Convent Buildings

The early Presentation convents are generally set back from the street. They are large, but unobtrusive and have relatively plain exteriors. Some such as South Presentation Convent and Wexford had nothing on the exterior to indicate that they were religious buildings. Indeed Wexford convent was described as ‘a simple modern residence, with nothing in [sic] its exterior to show that it was the home of religious’. 

Top right image: South Presentation Convent. The original convent building is the darker blue one in the centre of this photograph.
Bottom left image: Entrance to Presentation Convent, Wexford
Above: Entrance to North Presentation Convent, Cork

‘The Parlours intended for the reception of visitors, shall be as remote as possible from all parts of the Monastery, to which the Religious have recourse. In ordinary visits, the Religious may remain half an hour or three quarters in the parlour, but no longer, without permission.’

‘Directory for the Religious of the Presentation Order of the Parent House’, pp. 77-78

The interior of the convents were largely private spaces, off limits even to family members of the sisters. Generally, visitors came through the front door and would be brought into the adjacent parlour where they would then be joined by the Sister they had come to see. Very often these parlours had two doors – one from the hall which visitors entered and exited from, the other used by the Sisters which brought them from the private part of the convent.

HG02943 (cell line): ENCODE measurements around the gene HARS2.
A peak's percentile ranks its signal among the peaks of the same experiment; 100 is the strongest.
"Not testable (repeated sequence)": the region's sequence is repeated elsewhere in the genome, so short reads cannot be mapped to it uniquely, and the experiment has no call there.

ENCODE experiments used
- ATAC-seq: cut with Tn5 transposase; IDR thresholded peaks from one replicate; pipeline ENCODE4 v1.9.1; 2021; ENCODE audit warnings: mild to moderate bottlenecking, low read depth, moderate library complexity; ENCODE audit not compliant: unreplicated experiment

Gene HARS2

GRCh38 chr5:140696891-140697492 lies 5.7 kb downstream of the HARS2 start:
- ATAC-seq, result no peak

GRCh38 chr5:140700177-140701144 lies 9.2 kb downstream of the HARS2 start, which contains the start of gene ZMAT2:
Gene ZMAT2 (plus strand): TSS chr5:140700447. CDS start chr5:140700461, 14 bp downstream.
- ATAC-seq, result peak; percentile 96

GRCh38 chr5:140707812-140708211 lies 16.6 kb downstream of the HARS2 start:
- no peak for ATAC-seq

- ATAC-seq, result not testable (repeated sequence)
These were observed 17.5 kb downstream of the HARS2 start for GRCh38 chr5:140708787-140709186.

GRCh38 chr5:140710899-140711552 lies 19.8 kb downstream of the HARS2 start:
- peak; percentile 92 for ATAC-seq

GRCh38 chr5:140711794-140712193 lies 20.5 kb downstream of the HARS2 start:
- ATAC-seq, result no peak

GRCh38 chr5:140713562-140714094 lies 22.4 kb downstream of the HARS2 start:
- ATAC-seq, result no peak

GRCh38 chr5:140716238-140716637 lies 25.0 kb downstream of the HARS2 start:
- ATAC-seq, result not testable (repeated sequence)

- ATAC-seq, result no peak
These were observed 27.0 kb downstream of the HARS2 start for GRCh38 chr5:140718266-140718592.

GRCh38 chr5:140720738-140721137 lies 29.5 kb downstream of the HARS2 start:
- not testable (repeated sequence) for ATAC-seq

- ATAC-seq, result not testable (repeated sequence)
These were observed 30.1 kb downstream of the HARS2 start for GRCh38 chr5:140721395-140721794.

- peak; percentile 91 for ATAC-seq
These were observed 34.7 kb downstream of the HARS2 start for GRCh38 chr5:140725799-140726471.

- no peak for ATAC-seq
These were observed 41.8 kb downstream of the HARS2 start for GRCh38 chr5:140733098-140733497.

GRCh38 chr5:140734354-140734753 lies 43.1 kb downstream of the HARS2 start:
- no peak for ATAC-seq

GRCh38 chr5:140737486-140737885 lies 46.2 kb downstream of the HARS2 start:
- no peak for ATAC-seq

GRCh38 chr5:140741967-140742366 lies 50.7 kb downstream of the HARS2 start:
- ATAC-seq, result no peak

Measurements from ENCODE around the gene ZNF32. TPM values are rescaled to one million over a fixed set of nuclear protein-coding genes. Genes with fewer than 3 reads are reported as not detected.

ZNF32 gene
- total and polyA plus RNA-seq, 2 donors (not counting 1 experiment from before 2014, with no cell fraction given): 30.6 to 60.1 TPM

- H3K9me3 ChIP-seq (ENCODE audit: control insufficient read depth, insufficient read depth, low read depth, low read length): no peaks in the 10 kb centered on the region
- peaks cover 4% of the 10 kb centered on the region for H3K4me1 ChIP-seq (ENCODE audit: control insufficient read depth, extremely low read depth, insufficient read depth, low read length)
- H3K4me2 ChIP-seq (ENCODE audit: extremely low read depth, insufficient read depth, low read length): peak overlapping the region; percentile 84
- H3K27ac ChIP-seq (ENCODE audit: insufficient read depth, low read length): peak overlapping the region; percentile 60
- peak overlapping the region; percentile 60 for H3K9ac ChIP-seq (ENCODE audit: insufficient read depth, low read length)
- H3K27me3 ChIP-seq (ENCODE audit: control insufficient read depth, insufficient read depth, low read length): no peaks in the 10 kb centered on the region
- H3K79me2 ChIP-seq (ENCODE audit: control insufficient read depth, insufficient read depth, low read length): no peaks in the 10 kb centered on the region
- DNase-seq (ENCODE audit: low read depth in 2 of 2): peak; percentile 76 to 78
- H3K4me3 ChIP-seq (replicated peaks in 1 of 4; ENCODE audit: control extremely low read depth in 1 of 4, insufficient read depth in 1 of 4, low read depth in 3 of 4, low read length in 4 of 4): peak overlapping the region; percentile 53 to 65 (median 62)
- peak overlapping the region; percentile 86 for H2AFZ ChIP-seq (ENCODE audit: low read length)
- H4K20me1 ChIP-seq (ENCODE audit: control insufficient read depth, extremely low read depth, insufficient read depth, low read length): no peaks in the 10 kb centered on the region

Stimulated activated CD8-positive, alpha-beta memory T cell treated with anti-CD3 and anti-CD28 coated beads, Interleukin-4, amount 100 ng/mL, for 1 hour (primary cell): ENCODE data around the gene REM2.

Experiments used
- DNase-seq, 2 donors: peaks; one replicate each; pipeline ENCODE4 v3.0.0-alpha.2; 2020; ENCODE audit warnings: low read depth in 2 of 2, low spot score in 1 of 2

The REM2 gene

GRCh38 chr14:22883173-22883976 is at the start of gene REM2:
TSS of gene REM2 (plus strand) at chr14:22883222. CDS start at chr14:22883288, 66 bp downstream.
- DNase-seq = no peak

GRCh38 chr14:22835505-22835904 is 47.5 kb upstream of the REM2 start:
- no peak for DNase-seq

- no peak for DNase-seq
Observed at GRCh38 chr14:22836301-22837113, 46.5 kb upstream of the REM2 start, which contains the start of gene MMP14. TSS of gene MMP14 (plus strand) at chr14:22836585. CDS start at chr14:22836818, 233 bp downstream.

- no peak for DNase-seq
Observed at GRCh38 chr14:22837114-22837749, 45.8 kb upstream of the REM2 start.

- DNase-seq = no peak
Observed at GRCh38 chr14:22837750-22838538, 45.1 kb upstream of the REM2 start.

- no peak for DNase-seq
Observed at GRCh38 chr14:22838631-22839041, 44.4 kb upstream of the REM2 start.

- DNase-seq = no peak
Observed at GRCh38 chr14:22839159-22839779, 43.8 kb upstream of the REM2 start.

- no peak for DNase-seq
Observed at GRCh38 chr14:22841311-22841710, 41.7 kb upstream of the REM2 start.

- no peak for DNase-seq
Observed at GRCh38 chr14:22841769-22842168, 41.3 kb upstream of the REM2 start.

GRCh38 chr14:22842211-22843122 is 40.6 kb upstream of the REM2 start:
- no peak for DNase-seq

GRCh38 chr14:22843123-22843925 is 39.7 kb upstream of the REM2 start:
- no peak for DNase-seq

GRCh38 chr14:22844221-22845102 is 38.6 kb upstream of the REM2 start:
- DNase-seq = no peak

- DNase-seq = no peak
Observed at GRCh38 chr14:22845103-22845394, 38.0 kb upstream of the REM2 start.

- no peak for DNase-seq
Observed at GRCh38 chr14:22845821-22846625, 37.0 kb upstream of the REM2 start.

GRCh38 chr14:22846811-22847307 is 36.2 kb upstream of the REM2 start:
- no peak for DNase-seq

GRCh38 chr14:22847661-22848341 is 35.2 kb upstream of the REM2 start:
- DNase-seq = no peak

The convent also had to accommodate kitchens and dining rooms (known as ‘refectories’), a community room (where the nuns met and spent their free time), a separate room for the novices (young women in training to become fully professed nuns), a chapel and sleeping quarters. Each sister had their own small room, known as a cell.  

Above: Parlour, North Presentation Convent, Cork
Above: Parlour in Presentation Convent, Thurles
Above: Rahan Convent with the chapel on the left-hand side.